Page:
On the other hand, some of the data about heavy use by juveniles, and especially about effects on educational performance, are pretty scary. The recent upsurge in heavy cannabis use has shown up far more in adults than in minors, and we should endeavor to keep it from moving down the age distribution. Putting money into “prevention” programs is not a solution. Keeping cannabis expensive and restricting its marketing (not just its marketing to juveniles) would help.

5. Cannabis Prices Have Been Falling—and That’s Not a Good Thing

The price per ounce or per gram is a poor guide to understanding the cannabis market. After all, consumers aren’t buying plant material or concentrate; they’re buying hours of intoxication. Over the past 20 years, the average price of a gram of pot has been relatively stable at about $10 (which, of course, means that it’s been eaten away by inflation to some extent). But the THC concentration in that gram has increased dramatically, from low-to-mid-single-digit percentages to the mid-to-high teens. (Some of that change reflects agronomy; the rest is the shift from selling mostly leaves to selling almost exclusively flowers.)

The effective price of 20 milligrams of THC—roughly speaking, enough to get a user who hasn’t built up a drug tolerance high for about three hours —has fallen from about $5 to about $1. (Not all of that THC gets into the bloodstream; some is lost in the smoking process.) At less than 50 cents per intoxicated hour, cannabis is already a far more cost-effective recreational drug than beer. That doesn’t matter much to someone using a fifth of a gram once a week, but it matters a lot to someone using three grams every day. And it might matter to cash-constrained teenagers: High prices could help prevent them from using more than occasionally.

6. Prices Will Fall Faster Under Legalization

The Netherlands sorta, kinda legalized retail cannabis sales long ago, with only minor impacts on problem use. But while the Dutch system permits the sale of cannabis in “coffee shops,” it continues to forbid and punish growing cannabis. As the Dutch say, the front door of the coffee shop is (almost) legal, but the back door is strictly illegal. That somewhat incoherent but workable system has prevented any significant decrease in price. (Also, Dutch cannabis businesses aren’t allowed to advertise.) Legalization as enacted or proposed in various U.S. states looks very different.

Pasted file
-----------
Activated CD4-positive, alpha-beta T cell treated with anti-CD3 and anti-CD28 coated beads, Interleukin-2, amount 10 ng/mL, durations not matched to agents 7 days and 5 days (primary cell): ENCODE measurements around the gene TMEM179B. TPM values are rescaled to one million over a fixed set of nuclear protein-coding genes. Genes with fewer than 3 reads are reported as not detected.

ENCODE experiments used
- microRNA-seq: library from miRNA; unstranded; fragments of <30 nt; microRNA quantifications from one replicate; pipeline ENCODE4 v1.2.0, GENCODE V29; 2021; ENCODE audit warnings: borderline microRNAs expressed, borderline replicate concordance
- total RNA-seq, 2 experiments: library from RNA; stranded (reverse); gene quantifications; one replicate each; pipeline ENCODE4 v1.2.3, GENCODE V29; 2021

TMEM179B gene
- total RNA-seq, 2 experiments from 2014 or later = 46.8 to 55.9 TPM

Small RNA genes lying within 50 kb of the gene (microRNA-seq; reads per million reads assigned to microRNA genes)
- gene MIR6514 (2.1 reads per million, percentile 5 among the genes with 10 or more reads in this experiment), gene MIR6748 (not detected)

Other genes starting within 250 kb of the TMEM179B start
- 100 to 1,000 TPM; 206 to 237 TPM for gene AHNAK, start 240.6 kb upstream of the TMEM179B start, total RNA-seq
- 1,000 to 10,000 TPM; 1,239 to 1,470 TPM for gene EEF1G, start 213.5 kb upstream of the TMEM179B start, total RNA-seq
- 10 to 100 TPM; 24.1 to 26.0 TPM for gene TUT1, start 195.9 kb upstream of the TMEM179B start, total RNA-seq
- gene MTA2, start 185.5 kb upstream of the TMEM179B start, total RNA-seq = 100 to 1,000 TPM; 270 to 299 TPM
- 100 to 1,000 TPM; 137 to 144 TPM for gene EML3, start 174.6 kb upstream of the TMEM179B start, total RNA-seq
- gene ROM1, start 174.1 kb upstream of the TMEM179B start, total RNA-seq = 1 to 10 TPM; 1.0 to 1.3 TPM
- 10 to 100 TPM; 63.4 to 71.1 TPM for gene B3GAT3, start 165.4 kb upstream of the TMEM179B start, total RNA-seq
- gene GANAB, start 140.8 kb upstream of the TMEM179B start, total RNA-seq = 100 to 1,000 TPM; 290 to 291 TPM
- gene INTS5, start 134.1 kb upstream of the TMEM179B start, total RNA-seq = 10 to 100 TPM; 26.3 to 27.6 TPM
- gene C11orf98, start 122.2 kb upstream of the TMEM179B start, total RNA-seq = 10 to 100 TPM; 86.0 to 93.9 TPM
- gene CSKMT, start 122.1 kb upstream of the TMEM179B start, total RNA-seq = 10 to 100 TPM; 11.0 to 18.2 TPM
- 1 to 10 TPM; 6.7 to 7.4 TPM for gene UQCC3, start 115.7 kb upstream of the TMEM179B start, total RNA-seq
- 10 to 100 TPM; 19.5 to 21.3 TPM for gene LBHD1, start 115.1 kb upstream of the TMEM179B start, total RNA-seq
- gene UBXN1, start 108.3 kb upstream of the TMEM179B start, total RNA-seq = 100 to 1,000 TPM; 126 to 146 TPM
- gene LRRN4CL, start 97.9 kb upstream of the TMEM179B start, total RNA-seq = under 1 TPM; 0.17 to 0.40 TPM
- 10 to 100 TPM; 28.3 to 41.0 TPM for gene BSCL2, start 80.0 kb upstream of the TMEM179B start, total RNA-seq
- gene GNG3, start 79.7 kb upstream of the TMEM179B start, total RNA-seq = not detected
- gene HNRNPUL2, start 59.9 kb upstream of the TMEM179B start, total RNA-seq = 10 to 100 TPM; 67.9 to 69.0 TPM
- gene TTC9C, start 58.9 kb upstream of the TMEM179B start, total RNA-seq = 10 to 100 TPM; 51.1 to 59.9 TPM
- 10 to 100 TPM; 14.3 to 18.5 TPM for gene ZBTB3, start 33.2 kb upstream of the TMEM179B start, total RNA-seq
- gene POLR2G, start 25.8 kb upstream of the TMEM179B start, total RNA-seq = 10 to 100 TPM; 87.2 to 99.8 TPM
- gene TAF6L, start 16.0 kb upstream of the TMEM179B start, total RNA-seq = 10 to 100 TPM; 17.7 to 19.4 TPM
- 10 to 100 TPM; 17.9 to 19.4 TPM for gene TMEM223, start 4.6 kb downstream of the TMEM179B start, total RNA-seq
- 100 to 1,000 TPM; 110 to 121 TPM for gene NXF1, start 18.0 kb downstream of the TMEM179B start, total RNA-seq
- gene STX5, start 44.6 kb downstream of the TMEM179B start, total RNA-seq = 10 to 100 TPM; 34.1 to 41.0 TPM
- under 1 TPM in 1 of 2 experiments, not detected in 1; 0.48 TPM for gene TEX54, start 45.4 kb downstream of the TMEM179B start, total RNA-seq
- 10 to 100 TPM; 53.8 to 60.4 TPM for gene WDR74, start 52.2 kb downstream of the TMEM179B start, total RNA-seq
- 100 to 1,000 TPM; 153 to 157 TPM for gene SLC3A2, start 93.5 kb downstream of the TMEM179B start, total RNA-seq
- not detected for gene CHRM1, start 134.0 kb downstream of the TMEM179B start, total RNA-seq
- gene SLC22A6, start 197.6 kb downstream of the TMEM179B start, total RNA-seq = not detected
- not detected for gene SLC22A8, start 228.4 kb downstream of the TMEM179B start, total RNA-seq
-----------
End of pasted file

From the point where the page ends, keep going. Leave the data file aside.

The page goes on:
In Washington state and Colorado, legalization didn’t have much immediate impact on prices, because it took time for firms in the newly legal industry to get their permits and ramp up production, and the limited number of retail licenses allowed retail cannabis stores to collect big markups. But in the long run, competitive pressure makes it impossible to charge illegal-market prices for a legal product that isn’t very hard to grow.

The move from energy-intensive indoor growing to outdoor growing creates large potential cost savings, and the outdoor growers have learned light-deprivation techniques that allow them to produce solar-powered pot nearly as potent as the most potent indoor strains. One big retailer in Seattle now offers “budget bud”: sun-grown, coarse-trimmed cannabis flowers, tested at 18 percent THC by weight, for $95 per ounce, which works out to about $3.50 per gram. That gram contains about nine 20-milligram doses, so a dose costs the user something less than 40 cents, or about 15 cents per stoned hour. And there’s no reason to think that $95/ounce is anything like the bottom; under full national legalization, industrial farming could bring the price of getting stoned to less than a nickel. Again, that doesn’t matter much to a casual user, but it’s likely to drive further increases in heavy, daily use.